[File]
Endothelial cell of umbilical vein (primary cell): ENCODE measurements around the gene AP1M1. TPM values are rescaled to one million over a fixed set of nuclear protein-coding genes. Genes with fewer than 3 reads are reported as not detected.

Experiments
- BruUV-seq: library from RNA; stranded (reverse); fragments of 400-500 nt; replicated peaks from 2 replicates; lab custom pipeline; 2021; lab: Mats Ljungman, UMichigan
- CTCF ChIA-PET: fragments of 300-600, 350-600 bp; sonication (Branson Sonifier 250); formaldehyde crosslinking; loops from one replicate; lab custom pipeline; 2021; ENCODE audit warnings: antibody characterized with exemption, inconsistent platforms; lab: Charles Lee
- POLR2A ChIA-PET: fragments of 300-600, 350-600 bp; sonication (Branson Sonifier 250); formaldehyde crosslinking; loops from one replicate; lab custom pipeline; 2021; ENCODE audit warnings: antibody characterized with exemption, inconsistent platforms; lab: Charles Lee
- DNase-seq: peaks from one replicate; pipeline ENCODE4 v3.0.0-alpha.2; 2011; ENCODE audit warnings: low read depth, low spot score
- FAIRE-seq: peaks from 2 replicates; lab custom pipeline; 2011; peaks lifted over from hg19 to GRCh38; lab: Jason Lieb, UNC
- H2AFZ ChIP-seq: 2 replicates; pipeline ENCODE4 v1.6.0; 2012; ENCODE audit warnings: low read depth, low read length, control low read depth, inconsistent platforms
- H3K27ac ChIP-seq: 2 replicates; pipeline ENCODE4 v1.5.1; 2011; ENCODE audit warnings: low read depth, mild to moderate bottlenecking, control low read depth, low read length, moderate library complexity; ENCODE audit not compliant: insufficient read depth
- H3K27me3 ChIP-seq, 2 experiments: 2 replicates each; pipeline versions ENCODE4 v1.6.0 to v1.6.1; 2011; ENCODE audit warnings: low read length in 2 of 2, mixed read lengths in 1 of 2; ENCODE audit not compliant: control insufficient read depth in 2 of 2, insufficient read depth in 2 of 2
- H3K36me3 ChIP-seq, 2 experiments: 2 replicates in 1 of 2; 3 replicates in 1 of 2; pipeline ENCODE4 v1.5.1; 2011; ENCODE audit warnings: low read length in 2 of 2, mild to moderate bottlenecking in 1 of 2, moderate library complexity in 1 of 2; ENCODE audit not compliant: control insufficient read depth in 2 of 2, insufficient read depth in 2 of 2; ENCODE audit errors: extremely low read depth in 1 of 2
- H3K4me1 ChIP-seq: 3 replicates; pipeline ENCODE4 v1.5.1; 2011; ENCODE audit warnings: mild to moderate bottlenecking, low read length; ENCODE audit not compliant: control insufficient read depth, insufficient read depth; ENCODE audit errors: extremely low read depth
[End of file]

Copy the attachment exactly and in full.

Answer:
Endothelial cell of umbilical vein (primary cell): ENCODE measurements around the gene AP1M1. TPM values are rescaled to one million over a fixed set of nuclear protein-coding genes. Genes with fewer than 3 reads are reported as not detected.

Experiments
- BruUV-seq: library from RNA; stranded (reverse); fragments of 400-500 nt; replicated peaks from 2 replicates; lab custom pipeline; 2021; lab: Mats Ljungman, UMichigan
- CTCF ChIA-PET: fragments of 300-600, 350-600 bp; sonication (Branson Sonifier 250); formaldehyde crosslinking; loops from one replicate; lab custom pipeline; 2021; ENCODE audit warnings: antibody characterized with exemption, inconsistent platforms; lab: Charles Lee
- POLR2A ChIA-PET: fragments of 300-600, 350-600 bp; sonication (Branson Sonifier 250); formaldehyde crosslinking; loops from one replicate; lab custom pipeline; 2021; ENCODE audit warnings: antibody characterized with exemption, inconsistent platforms; lab: Charles Lee
- DNase-seq: peaks from one replicate; pipeline ENCODE4 v3.0.0-alpha.2; 2011; ENCODE audit warnings: low read depth, low spot score
- FAIRE-seq: peaks from 2 replicates; lab custom pipeline; 2011; peaks lifted over from hg19 to GRCh38; lab: Jason Lieb, UNC
- H2AFZ ChIP-seq: 2 replicates; pipeline ENCODE4 v1.6.0; 2012; ENCODE audit warnings: low read depth, low read length, control low read depth, inconsistent platforms
- H3K27ac ChIP-seq: 2 replicates; pipeline ENCODE4 v1.5.1; 2011; ENCODE audit warnings: low read depth, mild to moderate bottlenecking, control low read depth, low read length, moderate library complexity; ENCODE audit not compliant: insufficient read depth
- H3K27me3 ChIP-seq, 2 experiments: 2 replicates each; pipeline versions ENCODE4 v1.6.0 to v1.6.1; 2011; ENCODE audit warnings: low read length in 2 of 2, mixed read lengths in 1 of 2; ENCODE audit not compliant: control insufficient read depth in 2 of 2, insufficient read depth in 2 of 2
- H3K36me3 ChIP-seq, 2 experiments: 2 replicates in 1 of 2; 3 replicates in 1 of 2; pipeline ENCODE4 v1.5.1; 2011; ENCODE audit warnings: low read length in 2 of 2, mild to moderate bottlenecking in 1 of 2, moderate library complexity in 1 of 2; ENCODE audit not compliant: control insufficient read depth in 2 of 2, insufficient read depth in 2 of 2; ENCODE audit errors: extremely low read depth in 1 of 2
- H3K4me1 ChIP-seq: 3 replicates; pipeline ENCODE4 v1.5.1; 2011; ENCODE audit warnings: mild to moderate bottlenecking, low read length; ENCODE audit not compliant: control insufficient read depth, insufficient read depth; ENCODE audit errors: extremely low read depth